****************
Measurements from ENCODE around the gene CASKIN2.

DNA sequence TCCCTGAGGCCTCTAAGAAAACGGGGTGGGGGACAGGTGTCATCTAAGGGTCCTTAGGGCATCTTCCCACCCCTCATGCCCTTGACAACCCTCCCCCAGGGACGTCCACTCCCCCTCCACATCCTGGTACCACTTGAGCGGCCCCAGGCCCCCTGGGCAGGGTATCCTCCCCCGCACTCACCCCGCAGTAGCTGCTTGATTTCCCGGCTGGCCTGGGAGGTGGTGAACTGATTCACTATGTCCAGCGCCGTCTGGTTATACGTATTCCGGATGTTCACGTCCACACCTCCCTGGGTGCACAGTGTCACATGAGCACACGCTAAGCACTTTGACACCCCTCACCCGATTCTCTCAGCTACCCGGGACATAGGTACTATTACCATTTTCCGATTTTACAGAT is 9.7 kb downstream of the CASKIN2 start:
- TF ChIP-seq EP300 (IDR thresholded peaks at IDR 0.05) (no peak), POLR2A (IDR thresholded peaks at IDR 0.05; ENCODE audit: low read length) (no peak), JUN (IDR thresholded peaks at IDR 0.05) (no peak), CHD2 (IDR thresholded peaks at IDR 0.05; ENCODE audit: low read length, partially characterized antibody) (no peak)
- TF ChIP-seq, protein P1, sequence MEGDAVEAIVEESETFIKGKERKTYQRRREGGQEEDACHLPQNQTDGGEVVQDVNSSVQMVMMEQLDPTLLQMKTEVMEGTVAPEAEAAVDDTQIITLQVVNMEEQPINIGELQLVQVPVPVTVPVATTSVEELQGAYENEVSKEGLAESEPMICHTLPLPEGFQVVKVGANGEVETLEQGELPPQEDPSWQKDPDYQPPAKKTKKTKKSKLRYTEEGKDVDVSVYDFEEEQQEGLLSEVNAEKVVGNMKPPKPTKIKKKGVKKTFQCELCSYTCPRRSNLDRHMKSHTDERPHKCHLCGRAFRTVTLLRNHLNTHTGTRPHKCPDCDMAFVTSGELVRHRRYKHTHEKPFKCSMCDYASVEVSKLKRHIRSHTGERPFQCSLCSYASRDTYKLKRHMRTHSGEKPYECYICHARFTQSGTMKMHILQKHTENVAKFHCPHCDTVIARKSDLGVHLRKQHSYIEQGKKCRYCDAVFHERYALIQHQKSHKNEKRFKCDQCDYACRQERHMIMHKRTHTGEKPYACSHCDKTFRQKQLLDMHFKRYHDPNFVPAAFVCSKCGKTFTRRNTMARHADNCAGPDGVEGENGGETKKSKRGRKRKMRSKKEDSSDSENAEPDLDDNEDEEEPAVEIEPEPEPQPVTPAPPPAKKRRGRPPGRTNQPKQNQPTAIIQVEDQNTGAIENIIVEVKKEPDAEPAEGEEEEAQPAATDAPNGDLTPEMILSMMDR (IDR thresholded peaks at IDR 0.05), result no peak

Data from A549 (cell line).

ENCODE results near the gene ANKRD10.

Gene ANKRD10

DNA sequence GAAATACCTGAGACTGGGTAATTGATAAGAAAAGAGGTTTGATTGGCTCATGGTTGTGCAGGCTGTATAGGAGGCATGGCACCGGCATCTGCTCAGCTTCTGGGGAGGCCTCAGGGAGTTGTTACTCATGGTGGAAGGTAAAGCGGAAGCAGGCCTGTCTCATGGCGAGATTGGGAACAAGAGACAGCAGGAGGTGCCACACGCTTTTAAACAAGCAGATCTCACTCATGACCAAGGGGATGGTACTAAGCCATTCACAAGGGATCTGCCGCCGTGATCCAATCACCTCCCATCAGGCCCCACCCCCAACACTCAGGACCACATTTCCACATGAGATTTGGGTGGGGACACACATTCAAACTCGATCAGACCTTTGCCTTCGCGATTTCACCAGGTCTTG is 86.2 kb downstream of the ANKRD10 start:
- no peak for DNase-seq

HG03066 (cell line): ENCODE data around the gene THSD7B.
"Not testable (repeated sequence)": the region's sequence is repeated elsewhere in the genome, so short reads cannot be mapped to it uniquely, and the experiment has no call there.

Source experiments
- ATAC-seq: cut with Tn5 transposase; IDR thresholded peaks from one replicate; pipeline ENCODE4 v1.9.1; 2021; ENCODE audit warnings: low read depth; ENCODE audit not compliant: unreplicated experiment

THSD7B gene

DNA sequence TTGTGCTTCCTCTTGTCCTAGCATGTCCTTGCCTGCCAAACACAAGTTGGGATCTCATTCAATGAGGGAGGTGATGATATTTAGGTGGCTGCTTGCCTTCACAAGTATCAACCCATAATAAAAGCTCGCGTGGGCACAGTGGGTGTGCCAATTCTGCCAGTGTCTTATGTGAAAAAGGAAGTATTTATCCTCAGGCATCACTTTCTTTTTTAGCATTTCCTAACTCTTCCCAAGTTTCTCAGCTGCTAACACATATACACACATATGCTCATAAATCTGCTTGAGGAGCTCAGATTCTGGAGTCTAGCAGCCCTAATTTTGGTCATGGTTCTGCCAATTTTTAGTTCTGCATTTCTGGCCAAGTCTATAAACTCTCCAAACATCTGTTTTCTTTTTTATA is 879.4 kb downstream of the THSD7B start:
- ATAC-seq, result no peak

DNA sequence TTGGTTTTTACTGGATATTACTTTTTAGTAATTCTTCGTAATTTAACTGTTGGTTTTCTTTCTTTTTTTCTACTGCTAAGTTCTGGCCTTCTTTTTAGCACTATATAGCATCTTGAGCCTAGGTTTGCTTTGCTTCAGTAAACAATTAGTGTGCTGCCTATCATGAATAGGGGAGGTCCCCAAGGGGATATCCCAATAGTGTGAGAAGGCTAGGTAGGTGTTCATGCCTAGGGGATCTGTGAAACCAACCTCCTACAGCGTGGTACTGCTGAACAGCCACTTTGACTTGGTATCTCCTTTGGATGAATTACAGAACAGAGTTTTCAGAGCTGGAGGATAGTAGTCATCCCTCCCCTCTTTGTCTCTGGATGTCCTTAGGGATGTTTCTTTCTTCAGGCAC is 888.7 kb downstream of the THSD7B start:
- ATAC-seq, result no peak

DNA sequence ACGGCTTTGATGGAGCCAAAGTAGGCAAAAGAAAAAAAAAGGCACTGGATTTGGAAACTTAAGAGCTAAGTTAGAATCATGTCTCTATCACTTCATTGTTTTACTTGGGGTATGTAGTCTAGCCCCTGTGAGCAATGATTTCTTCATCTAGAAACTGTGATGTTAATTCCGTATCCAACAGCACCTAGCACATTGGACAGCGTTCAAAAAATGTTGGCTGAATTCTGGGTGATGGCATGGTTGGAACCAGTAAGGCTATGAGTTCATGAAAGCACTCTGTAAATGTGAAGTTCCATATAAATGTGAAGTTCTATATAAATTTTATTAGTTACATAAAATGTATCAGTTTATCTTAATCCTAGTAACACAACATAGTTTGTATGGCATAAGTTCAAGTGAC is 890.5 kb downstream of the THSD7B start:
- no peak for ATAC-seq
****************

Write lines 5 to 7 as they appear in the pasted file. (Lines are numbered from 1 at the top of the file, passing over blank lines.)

Data from A549 (cell line).

ENCODE results near the gene ANKRD10.

Gene ANKRD10